Earlier this year, Project Cars 2 developer Slightly Mad revealed that the game would release around September. The studio later pinned down a day, but the only thing I could think of at the time was how close it was to Forza’s typical release date.
Surely, I thought, Project Cars 2 could benefit from an earlier or later release. After all, it’s the underdog in this fight. Having now played an in-development build of Project Cars 2, I am not sure the two games are going for the same audience.
I enjoyed the original Project Cars. It had flaws, lacked content compared to Forza, and was generally aimed squarely at the type of people that know what a race setup is and are willing to spend the time to create one for each race. But at its core, the driving, handling and sense of speed were all as good as what the big boys offered.
Project Cars 2 builds on this legacy, but instead of trying to make things more inviting to casual or new players, it offers a path for those willing to put in the effort to become part of the first group.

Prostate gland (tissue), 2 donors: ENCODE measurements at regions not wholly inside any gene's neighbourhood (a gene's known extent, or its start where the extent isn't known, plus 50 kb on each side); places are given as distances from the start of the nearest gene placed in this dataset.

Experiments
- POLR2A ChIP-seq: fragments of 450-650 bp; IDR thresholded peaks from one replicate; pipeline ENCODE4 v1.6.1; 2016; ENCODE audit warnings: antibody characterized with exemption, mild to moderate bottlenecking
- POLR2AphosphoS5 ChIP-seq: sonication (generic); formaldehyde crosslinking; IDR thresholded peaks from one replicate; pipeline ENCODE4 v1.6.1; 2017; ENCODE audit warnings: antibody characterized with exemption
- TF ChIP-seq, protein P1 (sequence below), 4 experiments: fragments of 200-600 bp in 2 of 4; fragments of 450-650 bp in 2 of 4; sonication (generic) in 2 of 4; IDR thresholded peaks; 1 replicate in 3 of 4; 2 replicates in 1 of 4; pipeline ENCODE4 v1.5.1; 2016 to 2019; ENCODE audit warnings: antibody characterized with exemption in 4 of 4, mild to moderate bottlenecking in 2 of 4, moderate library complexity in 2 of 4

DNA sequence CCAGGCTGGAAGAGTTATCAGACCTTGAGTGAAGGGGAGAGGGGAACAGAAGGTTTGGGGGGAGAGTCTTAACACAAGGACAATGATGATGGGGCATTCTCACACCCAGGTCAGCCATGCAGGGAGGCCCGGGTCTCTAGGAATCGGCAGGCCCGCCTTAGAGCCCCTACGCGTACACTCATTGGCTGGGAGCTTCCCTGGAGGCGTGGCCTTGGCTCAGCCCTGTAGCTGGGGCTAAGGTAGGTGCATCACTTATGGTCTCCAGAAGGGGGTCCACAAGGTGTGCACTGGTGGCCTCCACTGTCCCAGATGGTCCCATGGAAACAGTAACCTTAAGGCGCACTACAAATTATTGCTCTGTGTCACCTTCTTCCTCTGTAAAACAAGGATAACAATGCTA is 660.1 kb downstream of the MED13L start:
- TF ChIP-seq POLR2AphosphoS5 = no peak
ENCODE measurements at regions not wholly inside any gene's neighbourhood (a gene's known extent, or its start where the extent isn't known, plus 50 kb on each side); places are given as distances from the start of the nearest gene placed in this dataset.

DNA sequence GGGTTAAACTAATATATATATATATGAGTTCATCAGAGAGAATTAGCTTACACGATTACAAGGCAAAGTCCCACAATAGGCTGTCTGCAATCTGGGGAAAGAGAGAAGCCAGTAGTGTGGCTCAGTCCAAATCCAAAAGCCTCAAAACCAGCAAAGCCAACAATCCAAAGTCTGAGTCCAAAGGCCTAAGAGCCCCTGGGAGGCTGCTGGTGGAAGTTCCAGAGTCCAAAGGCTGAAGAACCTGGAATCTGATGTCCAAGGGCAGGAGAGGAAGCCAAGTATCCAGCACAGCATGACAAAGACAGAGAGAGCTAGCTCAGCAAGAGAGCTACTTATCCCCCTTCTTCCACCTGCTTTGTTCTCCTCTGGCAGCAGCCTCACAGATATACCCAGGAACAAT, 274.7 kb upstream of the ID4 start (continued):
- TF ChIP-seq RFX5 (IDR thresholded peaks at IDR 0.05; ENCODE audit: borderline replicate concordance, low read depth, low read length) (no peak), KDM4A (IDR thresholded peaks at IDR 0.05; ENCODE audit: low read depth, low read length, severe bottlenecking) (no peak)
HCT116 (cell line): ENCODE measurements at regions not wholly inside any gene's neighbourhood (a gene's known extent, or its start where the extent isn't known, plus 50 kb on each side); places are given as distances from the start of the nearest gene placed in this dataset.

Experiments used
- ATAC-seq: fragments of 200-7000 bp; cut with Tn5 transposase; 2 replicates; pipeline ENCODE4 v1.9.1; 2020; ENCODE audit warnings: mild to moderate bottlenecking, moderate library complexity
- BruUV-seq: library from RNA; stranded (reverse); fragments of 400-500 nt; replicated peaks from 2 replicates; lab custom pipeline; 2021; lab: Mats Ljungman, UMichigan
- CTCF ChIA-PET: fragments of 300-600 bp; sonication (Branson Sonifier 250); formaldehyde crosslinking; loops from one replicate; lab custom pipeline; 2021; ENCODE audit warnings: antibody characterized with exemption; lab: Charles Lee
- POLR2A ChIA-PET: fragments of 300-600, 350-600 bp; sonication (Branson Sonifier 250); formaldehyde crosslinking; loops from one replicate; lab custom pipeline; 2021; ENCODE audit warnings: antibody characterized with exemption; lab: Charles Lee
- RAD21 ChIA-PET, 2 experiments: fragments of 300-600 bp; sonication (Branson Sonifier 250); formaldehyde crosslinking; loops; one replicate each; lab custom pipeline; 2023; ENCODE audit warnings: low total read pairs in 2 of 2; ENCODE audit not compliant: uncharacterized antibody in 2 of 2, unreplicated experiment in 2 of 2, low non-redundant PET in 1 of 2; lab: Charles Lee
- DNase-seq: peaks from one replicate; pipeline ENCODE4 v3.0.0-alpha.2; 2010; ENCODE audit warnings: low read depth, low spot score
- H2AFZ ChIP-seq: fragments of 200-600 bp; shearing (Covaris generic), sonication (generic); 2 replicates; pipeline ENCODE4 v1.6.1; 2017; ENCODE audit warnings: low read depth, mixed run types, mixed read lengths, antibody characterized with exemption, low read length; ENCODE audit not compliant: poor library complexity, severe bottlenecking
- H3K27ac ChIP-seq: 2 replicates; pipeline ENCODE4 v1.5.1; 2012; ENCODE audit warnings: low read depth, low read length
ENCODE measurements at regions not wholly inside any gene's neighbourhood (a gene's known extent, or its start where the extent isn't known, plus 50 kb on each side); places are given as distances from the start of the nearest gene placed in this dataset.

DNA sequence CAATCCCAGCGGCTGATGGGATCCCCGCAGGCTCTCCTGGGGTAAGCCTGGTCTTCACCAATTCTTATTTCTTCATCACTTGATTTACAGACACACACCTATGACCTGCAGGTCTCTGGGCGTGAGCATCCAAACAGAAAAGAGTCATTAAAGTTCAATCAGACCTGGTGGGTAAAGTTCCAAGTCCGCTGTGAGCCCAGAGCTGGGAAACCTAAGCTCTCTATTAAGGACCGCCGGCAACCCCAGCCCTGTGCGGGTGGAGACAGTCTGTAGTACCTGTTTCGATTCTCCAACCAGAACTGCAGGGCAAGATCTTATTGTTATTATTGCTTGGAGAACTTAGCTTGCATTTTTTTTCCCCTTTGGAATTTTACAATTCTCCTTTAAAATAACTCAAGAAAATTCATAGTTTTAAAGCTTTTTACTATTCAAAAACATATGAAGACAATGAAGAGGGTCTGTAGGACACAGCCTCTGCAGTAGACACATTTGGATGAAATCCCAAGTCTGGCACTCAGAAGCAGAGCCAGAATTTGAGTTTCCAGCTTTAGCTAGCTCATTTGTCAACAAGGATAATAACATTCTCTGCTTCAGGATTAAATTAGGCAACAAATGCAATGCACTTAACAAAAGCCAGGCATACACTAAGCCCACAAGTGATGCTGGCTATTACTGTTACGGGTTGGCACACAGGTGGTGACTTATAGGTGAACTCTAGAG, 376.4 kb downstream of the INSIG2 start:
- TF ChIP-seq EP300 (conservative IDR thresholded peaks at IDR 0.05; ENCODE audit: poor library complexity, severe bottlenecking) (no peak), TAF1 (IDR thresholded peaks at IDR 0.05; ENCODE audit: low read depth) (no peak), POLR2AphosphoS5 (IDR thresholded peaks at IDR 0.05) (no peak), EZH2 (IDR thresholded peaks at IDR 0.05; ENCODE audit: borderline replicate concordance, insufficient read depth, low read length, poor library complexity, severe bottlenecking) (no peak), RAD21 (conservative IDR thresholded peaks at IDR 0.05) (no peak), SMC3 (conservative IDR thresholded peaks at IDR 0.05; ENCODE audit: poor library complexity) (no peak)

This philosophy affects everything from the authentic career progression, the carefully chosen roster of cars, to the difficulty curve in car handling and AI racers. The career mode offers a selection of 19 championships to start, spread across several different disciplines. Your progress in this mode will take you through six different discipline tiers, with some locked from the start.
Each championship will put you on a linear path that’ll open up other championships and disciplines with faster cars, and more gruelling conditions, hopefully leaving you with a better understanding of real-world racing scenarios in the process. This is not a game where you’re going to pick a car you like and have everything else change to accommodate that choice.
“This model is perfect in execution. It’s as close to the real thing as you can get, but it also means – much like a real race – you can’t relax until it’s over.”
In Project Cars 2’s career mode, you’re going to have to start from the bottom and work your way up to better, and therefore more challenging championships. Any discipline you pick is modelled after its real-world counterpart, so you’re limited to the selection of cars real racers use.